Where does the lost water go?
Frequency of dust storms varies. In eight years of record-keeping, there have been as few as three and as many as 12. They have come anywhere form October to June, although most often in spring. Depending upon origin, including Utah, California and even Mexico, the dust sprinkled on snow looks red, black or tan.
Humans cause much of this dust. Studying sediments from an above-timberline lake accumulated during the last 1,200 years, scientist Jason Neff found an enormous change beginning in the 1800s. Dust deposition increased 600 percent. Later, after the 1930s, dust levels fell back to 500 percent.
This increase in dust coincides with American settlement of the desert southwest. Later, in the 1930s, Congress adopted restrictions on grazing of public lands – possibly explaining the small decrease since then.
Working in the desert country of southeast Utah, U.S. Geological Survey researcher Jayne Belnap documented how dust gets picked up and blown. Setting up portable wind tunnels to simulate storms, she found undisturbed land yielded little dust. Disturbed lands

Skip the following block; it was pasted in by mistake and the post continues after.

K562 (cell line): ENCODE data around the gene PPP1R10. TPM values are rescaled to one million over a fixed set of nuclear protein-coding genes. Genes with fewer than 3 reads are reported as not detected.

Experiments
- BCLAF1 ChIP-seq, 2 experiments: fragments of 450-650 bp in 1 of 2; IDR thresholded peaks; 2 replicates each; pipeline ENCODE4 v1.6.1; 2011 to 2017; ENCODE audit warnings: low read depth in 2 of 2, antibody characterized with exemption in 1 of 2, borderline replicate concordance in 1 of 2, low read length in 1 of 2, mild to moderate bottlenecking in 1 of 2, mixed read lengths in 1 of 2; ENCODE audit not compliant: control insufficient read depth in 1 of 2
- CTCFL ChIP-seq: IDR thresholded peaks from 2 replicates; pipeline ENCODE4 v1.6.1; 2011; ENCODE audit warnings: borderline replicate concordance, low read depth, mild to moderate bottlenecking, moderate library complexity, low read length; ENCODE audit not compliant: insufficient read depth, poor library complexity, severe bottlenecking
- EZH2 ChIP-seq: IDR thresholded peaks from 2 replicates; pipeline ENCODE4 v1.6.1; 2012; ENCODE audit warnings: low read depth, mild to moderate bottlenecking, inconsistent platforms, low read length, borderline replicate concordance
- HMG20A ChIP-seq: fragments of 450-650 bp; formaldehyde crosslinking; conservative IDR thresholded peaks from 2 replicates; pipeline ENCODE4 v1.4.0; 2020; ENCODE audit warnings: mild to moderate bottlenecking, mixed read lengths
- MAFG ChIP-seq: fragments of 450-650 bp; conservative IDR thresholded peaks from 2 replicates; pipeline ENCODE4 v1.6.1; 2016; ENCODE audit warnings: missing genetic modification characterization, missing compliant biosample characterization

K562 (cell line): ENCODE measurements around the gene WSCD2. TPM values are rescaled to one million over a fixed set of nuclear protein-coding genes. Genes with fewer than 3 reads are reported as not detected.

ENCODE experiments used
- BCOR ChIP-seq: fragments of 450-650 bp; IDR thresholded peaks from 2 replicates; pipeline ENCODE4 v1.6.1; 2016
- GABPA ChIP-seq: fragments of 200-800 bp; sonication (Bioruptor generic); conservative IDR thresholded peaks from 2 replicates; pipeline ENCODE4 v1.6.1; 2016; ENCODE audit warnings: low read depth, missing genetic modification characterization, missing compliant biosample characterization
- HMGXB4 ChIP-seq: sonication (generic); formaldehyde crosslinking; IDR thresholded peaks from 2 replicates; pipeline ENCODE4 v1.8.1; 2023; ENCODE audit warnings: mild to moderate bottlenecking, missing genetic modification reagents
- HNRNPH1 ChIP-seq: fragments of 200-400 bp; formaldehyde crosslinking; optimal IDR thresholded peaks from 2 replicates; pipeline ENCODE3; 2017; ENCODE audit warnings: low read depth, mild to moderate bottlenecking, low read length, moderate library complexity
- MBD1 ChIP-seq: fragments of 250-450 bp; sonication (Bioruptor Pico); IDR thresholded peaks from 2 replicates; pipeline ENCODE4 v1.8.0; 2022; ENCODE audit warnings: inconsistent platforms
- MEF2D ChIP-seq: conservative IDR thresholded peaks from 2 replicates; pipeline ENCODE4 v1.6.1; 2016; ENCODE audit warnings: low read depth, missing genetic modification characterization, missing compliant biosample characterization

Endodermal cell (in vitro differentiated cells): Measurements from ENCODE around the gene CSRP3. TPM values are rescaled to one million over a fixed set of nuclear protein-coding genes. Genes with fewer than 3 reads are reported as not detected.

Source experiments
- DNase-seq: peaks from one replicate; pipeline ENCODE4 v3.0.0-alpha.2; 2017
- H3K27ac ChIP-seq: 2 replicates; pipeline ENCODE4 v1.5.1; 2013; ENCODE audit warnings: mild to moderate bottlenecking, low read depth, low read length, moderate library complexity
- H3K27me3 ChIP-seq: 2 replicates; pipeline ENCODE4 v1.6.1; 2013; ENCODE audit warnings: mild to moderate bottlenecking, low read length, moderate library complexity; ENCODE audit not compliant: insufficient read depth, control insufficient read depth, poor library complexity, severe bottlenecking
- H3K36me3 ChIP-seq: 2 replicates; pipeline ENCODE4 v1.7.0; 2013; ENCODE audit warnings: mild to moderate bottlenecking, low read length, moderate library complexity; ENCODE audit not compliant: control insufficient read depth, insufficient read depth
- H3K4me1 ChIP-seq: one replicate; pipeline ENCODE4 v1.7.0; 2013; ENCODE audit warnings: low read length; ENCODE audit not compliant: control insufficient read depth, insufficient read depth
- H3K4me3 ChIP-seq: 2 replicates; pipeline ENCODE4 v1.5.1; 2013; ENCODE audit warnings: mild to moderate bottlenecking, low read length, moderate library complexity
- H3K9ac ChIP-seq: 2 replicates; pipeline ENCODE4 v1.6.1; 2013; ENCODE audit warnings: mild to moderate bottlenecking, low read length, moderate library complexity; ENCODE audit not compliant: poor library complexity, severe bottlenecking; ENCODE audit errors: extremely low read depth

were another matter.
Still, a nagging question from water-user groups remained. “They would say, ‘We understand the influence on timing and rates (of runoff), but how does this affect yields?’” says Landry. “I had to say, ‘We don’t know yet. We don’t have a good answer for you yet.”
For that answer, Painter and associates set out to model the findings from Senator Beck Basin more broadly across the upper Colorado River Basin. Nearly all the water in the river comes from the upper basin, which also includes portions of Wyoming, Utah and New Mexico.
Doing much of the modeling work was Jeff Deems. Passionate about snow, he had spent several years skiing hard and banging nails, first in Colorado ski towns and then in Bozeman, Mont. By then, he was skiing the backcountry as much as lifts. Driven to understand avalanche formation, he enrolled at Montana State’s snow studies program, later earning a Ph.D. at Colorado State University.
To help answer the question about effect on water yield, Painter and Deems adapted a hydrology model developed to describe runoff in the Colorado River Basin. To understand how snowpacks without significant dust, they compared data with Switzerland, which gets only slightly sprinkled by the Sahara.